Steppenwolf’s Biker Anthem ‘Born to Be Wild’ Began in a Ford Falcon

‘200 Greatest 60s Rock Songs’ Book Excerpt

Frank Mastropolo
The Riff

--

Bellaphon

Please do not highlight.

Before Steppenwolf formed, singer John Kay and guitarist Mars Bonfire were members of the Sparrows. Canadian-born Dennis McCrohan first changed his name to Dennis Edmonton and later to Mars Bonfire. The Sparrows broke up in 1967, leaving Bonfire time to drive into the mountains and deserts of Los Angeles in his used Ford Falcon.

“Those trips in the Falcon provided the inspiration for ‘Born to Be Wild,’” Bonfire told The Guardian. “I got the basic guitar riff quick, and the lyrics were written chronologically: ‘Get your motor runnin’, head out on the highway / Lookin’ for adventure, and whatever comes our way.’

“One afternoon, I had encountered a thunderstorm so ferocious I had to pull over as the road turned into a river. The sky was ominous, the color of lead. I was struggling to describe it in words until I remembered the periodic table of elements I’d studied during chemistry class at school.

“The term ‘heavy metals’ came into my head, which gave me the line: ‘I like smoke and lightning, heavy metal thunder!’ This was before heavy metal became a music genre.

“I’d just been kicked out of an apartment for playing my guitar too loud, so I made a demo of ‘Born to Be Wild,’ almost whispering it, with my guitar so quiet it sounded like a banjo. Luckily, the band heard its potential and my replacement, a 17-year-old guitarist called Michael Monarch, played it perfectly.”

“Born to Be Wild” by Steppenwolf

“We were rehearsing it in a double garage,” explained Kay, “when, by chance, a record executive called Gabriel Mekler moved in next door. He heard us, produced us, and got us signed. But the label didn’t think ‘Born to Be Wild’ was a single. They eventually compromised, putting it out on a double-sided single with the track ‘Everybody’s Next One,’ but the radio stations just played ‘Born to Be Wild.’”

“‘Born To Be Wild’ was the third single off our first album and the record company argued about which of the tunes that remained from the album that had not been released to date should be the next single,” Kay explained on the Steppenwolf website.

“So management and band on one side and label on the other side had this tug of war and finally the compromise was to put ‘Born To Be Wild’ on one side, put the other song that the record company preferred on the opposite side, send it to radio, and let them fight it out.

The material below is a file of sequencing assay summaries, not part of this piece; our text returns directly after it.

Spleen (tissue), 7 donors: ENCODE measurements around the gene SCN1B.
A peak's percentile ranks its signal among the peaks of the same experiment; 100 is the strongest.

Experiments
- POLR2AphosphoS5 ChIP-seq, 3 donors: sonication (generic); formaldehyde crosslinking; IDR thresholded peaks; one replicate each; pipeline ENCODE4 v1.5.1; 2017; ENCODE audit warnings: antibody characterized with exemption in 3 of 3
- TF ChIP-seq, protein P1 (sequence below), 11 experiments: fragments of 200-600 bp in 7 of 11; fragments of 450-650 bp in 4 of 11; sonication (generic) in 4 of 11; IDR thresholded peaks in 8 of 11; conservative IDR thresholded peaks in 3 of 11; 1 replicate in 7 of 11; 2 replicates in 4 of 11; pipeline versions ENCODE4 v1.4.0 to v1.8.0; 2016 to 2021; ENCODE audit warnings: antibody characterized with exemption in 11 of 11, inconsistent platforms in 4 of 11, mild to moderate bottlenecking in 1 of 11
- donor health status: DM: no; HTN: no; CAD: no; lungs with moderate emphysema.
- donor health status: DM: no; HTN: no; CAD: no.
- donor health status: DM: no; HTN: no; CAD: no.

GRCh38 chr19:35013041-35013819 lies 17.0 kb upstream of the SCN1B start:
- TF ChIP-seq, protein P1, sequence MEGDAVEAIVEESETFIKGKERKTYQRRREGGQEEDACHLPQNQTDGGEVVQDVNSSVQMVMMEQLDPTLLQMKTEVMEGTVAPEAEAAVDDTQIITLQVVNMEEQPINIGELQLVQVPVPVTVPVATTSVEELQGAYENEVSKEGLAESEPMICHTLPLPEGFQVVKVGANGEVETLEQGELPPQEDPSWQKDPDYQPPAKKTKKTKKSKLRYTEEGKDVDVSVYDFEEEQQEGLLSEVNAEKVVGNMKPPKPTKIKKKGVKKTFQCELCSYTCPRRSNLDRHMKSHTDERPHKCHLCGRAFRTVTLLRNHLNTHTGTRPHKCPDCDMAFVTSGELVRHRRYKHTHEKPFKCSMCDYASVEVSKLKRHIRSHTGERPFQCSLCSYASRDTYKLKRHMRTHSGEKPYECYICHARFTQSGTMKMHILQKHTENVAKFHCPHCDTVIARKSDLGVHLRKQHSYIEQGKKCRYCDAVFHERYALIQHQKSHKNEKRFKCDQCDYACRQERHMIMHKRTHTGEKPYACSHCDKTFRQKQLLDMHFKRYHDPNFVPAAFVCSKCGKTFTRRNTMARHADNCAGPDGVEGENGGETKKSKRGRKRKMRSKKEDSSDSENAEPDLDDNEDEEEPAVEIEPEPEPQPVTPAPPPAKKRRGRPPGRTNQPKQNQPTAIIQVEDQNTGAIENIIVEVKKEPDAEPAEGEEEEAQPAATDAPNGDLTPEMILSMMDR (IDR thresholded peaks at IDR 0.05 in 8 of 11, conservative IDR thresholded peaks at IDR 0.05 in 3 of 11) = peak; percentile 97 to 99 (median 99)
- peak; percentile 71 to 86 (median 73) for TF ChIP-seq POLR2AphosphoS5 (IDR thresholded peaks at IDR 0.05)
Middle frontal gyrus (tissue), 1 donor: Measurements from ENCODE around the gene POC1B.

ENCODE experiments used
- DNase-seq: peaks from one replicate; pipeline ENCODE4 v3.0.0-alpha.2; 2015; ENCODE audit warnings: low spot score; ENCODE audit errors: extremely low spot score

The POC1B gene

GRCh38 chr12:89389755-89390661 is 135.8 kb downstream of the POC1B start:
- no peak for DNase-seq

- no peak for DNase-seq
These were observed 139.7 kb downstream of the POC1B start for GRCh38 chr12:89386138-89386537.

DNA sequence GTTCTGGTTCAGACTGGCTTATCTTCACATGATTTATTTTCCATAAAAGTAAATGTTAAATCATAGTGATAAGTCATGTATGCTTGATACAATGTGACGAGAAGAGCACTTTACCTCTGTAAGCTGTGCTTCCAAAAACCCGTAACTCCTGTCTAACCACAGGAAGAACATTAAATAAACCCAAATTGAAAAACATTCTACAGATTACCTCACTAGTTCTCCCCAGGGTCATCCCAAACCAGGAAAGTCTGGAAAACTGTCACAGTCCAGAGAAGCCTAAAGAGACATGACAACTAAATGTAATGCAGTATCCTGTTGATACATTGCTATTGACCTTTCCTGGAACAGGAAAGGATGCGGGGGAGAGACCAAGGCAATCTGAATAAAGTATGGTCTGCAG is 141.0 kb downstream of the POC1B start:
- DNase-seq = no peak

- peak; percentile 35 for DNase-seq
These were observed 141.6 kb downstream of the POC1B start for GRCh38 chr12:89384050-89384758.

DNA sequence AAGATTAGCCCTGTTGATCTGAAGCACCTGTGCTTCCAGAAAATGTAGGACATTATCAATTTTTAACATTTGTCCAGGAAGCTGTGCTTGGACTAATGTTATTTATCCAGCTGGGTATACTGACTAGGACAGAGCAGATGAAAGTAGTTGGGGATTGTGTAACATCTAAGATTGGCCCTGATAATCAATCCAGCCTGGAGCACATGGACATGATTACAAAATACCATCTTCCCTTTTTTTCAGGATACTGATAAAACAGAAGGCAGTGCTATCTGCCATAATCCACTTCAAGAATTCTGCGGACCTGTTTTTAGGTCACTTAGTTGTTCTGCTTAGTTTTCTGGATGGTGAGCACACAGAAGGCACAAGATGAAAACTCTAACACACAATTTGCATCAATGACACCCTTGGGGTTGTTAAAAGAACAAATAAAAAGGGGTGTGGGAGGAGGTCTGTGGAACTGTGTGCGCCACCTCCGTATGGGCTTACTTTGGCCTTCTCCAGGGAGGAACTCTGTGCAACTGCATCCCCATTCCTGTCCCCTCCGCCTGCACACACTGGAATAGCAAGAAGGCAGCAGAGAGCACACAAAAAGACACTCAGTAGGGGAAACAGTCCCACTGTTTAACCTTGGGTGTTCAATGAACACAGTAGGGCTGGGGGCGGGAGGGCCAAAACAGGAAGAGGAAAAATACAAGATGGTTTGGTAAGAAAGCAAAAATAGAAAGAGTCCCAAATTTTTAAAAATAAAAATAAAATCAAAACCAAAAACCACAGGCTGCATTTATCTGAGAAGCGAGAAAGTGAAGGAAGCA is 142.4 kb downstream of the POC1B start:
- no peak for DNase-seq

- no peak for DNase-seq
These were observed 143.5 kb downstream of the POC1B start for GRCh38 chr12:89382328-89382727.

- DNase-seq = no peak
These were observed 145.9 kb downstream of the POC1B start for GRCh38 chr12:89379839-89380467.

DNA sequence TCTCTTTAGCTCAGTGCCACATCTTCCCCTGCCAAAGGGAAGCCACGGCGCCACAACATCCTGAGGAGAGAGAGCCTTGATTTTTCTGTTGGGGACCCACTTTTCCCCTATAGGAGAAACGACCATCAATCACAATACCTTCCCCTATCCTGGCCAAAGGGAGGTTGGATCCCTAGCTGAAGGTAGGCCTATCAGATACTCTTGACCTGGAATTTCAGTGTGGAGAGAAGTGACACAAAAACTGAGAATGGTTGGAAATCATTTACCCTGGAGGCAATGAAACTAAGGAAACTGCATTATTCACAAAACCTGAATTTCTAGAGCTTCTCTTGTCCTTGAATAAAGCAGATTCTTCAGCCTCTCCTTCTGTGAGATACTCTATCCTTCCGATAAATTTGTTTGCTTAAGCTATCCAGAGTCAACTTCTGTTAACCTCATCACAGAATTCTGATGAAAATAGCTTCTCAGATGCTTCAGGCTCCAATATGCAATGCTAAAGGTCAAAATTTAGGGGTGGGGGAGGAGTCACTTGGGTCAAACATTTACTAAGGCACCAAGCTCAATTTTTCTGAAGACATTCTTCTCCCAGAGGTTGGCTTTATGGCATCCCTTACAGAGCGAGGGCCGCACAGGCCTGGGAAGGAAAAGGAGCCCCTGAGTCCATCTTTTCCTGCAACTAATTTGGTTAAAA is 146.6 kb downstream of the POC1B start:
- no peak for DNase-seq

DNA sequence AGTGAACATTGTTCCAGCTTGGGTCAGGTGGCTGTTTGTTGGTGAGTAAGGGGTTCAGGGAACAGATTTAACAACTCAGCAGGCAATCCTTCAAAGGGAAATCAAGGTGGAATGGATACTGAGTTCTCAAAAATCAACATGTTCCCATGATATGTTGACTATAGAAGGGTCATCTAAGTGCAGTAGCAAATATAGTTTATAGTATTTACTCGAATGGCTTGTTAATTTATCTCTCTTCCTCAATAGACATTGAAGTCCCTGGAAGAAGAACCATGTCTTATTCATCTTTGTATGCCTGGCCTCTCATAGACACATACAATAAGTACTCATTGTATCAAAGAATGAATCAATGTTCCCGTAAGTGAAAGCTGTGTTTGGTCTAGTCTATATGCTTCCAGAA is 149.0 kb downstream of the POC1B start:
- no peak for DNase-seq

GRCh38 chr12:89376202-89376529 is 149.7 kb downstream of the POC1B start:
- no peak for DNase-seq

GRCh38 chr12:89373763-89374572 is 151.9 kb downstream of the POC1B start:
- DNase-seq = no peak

“Well, within a relatively short period of time (early summer of 1968) 9 out of 10 played ‘Born To Be Wild.’ After that came Dennis Hopper and Peter Fonda, who did Easy Rider, and, of course, ‘Born To Be Wild’ and ‘The Pusher’ were in that film and helped to spread the name Steppenwolf internationally through the success of the film. And once that all took place, that song, ‘Born To Be Wild,’ had at that stage reached its global anthem status.”

“Born to Be Wild (from Easy Rider)” by Steppenwolf

“Born to Be Wild” became a №2 hit in 1968. The song’s use on the 1969 Easy Rider soundtrack made it the anthem of the ’60s Generation. It also made Steppenwolf a favorite of bikers around the world.

“Yeah, ‘Born To Be Wild’ more or less became the unofficial biker anthem, and still is to this day,” Kay told Classic Rock. “But we had been dealing with the clubs even before that. The biker thing was strictly accidental, as were much of things going on with us.

“At this juncture, we have played biker events from Australia to Brazil to Finland, to Italy, Norway, Bucharest, and many, many in between. The irony is that at none of those events do I recall any unrest or fights.

“There were even times I remember in Texas, they had Outlaws, Bandidos, groups that were not terribly fond of each other, but there was always an unspoken truce that when we’re in this joint, we’re here to see the man do ‘Born To Be Wild,’ and nobody messed with that. On the one hand, we really appreciated their support and loyalty, on the other hand, it would have been a real bummer if people who weren’t involved in that thing had gotten beat up, and that was never the case.”

Frank Mastropolo is the author of the 200 Greatest Rock Songs series and Fillmore East: The Venue That Changed Rock Music Forever.

--

--

Frank Mastropolo
The Riff

Visit www.edgarstreetbooks.com for more information about our latest projects that document the history of rock and roll and New York City.